Named after the Dutch word for an archival file (Lias; French: Liasse), Lias has since its foundation in 1974 been a prime venue for publishing articles relating to the cultural and intellectual history of early modern Europe. We welcome original contributions on the history of knowledge and learning in the broadest sense: the artes liberales, the studia humanitatis, philosophy, theology, law, medicine, and the (new) sciences, as well as the Republic of Letters and the educational institutions, libraries, academies, societies, and learned networks vital to the creation and transmission of knowledge. Our chronological range extends from the nascent humanism of the 14th century to the late Enlightenment in the 19th century. While focused primarily on the history of knowledge and learning, we are strongly interested in articles that explore these subjects in relation to early modern political, social, religious, or art history. Although many articles in Lias are standalone analyses of early modern sources, we are unique in encouraging our authors to include transcriptions, editions, and commentaries of original unpublished sources of a relatively small size (up to 60 pages), such as letters, poems, small treatises, etc. in their articles. We welcome editions of texts in a wide variety of original languages, such as Latin, Greek, French, English, Dutch, German, Hebrew, and Arabic. A modern translation of the edited sources, regardless of their original language, is a bonus, but not absolutely required. However, we do ask for a synopsis of each text. Submissions are preferably written in English, but we are also open to contributions in French, especially concerning French sources.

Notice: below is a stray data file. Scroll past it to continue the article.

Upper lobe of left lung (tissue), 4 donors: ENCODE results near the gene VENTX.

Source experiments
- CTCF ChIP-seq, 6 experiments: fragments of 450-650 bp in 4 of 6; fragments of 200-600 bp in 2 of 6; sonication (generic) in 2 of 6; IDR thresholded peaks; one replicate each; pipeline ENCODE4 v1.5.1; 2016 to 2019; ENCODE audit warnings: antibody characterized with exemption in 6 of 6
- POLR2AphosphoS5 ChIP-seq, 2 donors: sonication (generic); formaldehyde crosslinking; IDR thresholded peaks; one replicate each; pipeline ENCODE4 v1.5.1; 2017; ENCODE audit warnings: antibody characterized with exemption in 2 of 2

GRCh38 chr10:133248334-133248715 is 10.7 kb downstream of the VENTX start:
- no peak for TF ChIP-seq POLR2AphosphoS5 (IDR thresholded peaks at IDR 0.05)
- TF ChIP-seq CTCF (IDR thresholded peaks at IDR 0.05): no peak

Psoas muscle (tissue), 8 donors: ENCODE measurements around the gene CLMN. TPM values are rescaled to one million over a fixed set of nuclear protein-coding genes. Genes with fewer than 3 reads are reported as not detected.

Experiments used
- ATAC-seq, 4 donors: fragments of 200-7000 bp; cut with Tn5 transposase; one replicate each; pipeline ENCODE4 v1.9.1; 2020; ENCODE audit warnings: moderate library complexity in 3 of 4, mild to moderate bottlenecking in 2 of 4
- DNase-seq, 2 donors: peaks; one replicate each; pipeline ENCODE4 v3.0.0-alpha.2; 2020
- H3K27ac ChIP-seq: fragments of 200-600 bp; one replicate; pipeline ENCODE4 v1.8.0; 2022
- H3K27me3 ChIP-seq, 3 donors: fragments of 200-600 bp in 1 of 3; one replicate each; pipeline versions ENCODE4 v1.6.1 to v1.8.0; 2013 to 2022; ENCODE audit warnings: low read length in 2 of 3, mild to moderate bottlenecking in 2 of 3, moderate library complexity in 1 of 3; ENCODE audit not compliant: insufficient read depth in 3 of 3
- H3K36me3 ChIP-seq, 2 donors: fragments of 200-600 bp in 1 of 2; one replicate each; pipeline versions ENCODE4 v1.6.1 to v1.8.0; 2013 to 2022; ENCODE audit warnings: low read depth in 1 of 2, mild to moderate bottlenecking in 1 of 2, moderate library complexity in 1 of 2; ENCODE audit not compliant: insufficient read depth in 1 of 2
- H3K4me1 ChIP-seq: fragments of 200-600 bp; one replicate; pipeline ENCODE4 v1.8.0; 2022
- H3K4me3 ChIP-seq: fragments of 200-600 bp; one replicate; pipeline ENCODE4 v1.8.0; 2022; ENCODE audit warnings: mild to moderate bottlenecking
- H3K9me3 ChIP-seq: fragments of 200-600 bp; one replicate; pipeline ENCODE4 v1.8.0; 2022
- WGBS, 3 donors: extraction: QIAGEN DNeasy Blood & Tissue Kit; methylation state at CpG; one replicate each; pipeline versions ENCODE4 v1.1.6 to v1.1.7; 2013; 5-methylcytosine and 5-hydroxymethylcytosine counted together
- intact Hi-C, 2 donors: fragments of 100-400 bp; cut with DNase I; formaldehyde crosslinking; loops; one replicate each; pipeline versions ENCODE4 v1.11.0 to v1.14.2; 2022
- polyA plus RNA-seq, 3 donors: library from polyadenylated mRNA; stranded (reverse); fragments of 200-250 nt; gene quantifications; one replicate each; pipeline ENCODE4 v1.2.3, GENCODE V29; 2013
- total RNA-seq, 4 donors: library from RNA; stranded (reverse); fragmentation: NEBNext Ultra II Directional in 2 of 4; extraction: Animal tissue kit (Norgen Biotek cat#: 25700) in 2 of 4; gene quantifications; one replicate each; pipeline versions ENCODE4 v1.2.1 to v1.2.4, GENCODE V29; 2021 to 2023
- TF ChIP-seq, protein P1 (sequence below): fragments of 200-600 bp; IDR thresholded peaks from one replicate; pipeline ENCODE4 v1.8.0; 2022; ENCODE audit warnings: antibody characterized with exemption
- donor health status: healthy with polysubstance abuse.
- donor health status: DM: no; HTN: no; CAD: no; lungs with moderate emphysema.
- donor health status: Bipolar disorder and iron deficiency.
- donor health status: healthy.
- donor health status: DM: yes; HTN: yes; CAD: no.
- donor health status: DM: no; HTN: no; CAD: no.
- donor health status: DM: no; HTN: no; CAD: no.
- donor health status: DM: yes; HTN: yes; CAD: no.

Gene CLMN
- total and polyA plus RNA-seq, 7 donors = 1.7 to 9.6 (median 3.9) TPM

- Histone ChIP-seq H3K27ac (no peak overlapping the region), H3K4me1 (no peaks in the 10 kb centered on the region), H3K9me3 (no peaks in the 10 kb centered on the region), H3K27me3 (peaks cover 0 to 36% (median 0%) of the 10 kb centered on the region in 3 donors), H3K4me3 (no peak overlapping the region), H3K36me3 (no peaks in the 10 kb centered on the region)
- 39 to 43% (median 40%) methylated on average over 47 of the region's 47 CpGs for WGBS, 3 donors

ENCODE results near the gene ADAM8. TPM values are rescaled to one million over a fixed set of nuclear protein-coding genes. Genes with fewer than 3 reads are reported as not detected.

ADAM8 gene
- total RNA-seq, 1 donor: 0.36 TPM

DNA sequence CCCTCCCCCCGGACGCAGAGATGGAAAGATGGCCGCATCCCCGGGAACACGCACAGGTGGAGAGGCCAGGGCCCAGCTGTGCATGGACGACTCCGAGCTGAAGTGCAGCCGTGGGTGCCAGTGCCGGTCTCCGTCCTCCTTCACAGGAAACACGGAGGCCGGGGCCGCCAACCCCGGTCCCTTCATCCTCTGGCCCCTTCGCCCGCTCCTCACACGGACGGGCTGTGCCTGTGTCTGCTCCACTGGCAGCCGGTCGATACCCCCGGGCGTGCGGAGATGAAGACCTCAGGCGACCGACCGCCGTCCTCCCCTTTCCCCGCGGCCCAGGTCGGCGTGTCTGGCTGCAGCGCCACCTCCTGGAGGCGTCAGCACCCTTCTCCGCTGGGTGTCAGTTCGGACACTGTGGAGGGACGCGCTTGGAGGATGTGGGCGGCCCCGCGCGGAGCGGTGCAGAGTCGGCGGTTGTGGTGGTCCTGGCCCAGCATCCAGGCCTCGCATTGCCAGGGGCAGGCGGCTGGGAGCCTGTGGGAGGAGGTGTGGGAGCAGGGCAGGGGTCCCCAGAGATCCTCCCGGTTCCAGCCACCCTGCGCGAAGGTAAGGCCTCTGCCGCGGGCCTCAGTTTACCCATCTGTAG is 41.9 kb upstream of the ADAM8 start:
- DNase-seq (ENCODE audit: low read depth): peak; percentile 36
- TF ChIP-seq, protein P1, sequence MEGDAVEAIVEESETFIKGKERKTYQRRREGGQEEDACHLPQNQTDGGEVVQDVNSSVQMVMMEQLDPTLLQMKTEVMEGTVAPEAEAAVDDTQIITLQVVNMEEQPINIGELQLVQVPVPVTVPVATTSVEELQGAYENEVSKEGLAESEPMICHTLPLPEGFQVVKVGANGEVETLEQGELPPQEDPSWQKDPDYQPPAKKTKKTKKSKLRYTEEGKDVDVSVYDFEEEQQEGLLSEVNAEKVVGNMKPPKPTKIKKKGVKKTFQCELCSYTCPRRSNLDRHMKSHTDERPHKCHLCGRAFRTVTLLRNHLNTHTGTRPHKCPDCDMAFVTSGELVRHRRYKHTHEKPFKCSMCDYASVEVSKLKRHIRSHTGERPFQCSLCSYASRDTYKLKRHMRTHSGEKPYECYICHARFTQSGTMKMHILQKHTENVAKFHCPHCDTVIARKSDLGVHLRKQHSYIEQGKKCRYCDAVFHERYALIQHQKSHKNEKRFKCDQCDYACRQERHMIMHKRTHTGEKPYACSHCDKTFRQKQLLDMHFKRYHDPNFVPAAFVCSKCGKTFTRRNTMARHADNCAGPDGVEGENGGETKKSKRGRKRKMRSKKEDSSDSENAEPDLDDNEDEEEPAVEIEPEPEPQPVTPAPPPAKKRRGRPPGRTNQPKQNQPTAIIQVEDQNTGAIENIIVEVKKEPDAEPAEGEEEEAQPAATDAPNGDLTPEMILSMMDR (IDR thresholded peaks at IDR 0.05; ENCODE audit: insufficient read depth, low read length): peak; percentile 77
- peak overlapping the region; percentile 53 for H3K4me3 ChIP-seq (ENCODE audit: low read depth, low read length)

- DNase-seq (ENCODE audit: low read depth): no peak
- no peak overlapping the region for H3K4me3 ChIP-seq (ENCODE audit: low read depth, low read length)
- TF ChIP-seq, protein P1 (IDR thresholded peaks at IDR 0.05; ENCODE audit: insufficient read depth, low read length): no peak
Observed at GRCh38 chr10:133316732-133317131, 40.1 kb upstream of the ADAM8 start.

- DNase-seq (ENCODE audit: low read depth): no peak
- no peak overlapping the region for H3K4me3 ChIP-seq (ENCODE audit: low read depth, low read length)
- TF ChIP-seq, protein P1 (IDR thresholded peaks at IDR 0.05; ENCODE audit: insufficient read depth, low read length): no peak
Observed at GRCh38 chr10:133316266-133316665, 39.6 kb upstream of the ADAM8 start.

Lias. Journal of Early Modern Intellectual Culture and its Sources

Negruzzo, Simona
In corso di stampa

Abstract

Named after the Dutch word for an archival file (Lias; French: Liasse), Lias has since its foundation in 1974 been a prime venue for publishing articles relating to the cultural and intellectual history of early modern Europe. We welcome original contributions on the history of knowledge and learning in the broadest sense: the artes liberales, the studia humanitatis, philosophy, theology, law, medicine, and the (new) sciences, as well as the Republic of Letters and the educational institutions, libraries, academies, societies, and learned networks vital to the creation and transmission of knowledge. Our chronological range extends from the nascent humanism of the 14th century to the late Enlightenment in the 19th century. While focused primarily on the history of knowledge and learning, we are strongly interested in articles that explore these subjects in relation to early modern political, social, religious, or art history. Although many articles in Lias are standalone analyses of early modern sources, we are unique in encouraging our authors to include transcriptions, editions, and commentaries of original unpublished sources of a relatively small size (up to 60 pages), such as letters, poems, small treatises, etc. in their articles. We welcome editions of texts in a wide variety of original languages, such as Latin, Greek, French, English, Dutch, German, Hebrew, and Arabic. A modern translation of the edited sources, regardless of their original language, is a bonus, but not absolutely required. However, we do ask for a synopsis of each text. Submissions are preferably written in English, but we are also open to contributions in French, especially concerning French sources.
2010
Negruzzo, Simona
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Utilizza questo identificativo per citare o creare un link a questo documento: http://hdl.handle.net/11585/889951
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